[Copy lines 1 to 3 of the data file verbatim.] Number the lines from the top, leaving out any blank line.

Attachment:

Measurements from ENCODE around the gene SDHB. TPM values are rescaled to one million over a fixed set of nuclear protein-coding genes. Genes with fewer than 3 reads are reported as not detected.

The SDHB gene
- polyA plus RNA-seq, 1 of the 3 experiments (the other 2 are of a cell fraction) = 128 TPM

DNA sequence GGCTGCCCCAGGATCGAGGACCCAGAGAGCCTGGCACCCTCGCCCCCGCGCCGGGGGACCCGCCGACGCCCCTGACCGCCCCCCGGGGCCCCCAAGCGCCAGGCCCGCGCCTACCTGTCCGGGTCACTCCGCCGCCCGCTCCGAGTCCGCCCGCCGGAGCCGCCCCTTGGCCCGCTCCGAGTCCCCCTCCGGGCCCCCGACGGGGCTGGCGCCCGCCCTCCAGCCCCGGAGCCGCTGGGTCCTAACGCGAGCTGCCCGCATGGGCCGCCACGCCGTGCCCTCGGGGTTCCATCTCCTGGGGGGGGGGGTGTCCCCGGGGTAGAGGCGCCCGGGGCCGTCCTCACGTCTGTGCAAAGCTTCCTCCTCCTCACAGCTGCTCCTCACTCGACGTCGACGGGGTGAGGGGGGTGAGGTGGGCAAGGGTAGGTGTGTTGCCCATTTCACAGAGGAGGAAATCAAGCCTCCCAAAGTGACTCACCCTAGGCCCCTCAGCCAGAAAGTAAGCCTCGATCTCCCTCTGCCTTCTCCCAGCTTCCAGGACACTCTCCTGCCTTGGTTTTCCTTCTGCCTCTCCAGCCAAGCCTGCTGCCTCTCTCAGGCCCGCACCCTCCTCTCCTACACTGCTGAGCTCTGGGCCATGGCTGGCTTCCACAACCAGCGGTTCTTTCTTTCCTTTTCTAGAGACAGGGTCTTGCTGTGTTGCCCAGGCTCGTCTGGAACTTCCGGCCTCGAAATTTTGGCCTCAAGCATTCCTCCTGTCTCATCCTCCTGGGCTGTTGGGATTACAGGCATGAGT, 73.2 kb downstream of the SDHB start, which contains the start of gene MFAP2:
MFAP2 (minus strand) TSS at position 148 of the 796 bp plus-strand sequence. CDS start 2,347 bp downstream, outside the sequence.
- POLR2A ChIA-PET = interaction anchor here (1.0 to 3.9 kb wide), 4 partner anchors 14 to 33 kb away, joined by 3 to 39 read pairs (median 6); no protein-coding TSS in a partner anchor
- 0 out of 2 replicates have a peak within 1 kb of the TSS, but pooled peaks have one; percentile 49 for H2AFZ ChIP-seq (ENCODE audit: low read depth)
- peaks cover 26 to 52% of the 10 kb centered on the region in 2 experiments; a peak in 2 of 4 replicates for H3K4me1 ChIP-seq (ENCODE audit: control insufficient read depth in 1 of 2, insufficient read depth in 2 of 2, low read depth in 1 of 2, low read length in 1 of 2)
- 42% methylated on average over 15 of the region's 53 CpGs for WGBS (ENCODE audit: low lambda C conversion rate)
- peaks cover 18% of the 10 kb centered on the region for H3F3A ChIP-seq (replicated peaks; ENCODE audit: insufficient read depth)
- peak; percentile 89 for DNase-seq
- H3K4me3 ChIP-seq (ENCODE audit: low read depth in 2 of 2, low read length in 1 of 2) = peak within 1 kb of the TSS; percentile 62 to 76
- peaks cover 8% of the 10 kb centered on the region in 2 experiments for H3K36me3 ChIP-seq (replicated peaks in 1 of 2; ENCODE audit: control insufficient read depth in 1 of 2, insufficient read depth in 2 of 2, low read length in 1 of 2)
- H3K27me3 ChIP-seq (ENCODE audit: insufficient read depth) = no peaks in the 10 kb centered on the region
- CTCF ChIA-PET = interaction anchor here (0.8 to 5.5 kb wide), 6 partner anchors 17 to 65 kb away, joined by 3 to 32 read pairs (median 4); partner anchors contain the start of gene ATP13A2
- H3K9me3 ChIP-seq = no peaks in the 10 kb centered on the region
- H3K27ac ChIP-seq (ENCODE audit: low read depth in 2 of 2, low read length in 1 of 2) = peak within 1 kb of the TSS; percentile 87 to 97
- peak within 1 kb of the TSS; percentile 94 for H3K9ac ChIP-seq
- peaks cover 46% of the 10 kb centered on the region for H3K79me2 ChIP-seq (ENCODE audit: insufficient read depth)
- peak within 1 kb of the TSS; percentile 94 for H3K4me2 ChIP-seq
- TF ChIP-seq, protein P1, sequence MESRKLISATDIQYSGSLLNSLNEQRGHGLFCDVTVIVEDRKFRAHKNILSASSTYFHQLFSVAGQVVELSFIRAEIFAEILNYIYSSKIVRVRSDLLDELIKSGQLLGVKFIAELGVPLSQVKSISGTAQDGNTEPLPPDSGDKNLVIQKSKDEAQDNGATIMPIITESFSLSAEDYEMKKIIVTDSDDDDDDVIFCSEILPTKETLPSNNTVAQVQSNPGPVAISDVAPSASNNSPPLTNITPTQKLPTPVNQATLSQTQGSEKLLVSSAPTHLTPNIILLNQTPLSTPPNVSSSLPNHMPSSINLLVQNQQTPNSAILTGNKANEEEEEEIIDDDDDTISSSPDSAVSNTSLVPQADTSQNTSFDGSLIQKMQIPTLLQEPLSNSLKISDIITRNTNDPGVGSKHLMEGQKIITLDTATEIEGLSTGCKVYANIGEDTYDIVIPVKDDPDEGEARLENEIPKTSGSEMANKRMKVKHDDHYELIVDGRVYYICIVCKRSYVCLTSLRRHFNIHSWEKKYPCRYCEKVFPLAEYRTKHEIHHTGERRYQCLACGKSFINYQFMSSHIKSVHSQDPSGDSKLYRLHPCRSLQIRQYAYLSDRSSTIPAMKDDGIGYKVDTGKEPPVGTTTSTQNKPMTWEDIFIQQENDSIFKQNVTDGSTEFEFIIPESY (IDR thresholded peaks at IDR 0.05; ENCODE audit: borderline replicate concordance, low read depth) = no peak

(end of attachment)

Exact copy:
Measurements from ENCODE around the gene SDHB. TPM values are rescaled to one million over a fixed set of nuclear protein-coding genes. Genes with fewer than 3 reads are reported as not detected.

The SDHB gene
- polyA plus RNA-seq, 1 of the 3 experiments (the other 2 are of a cell fraction) = 128 TPM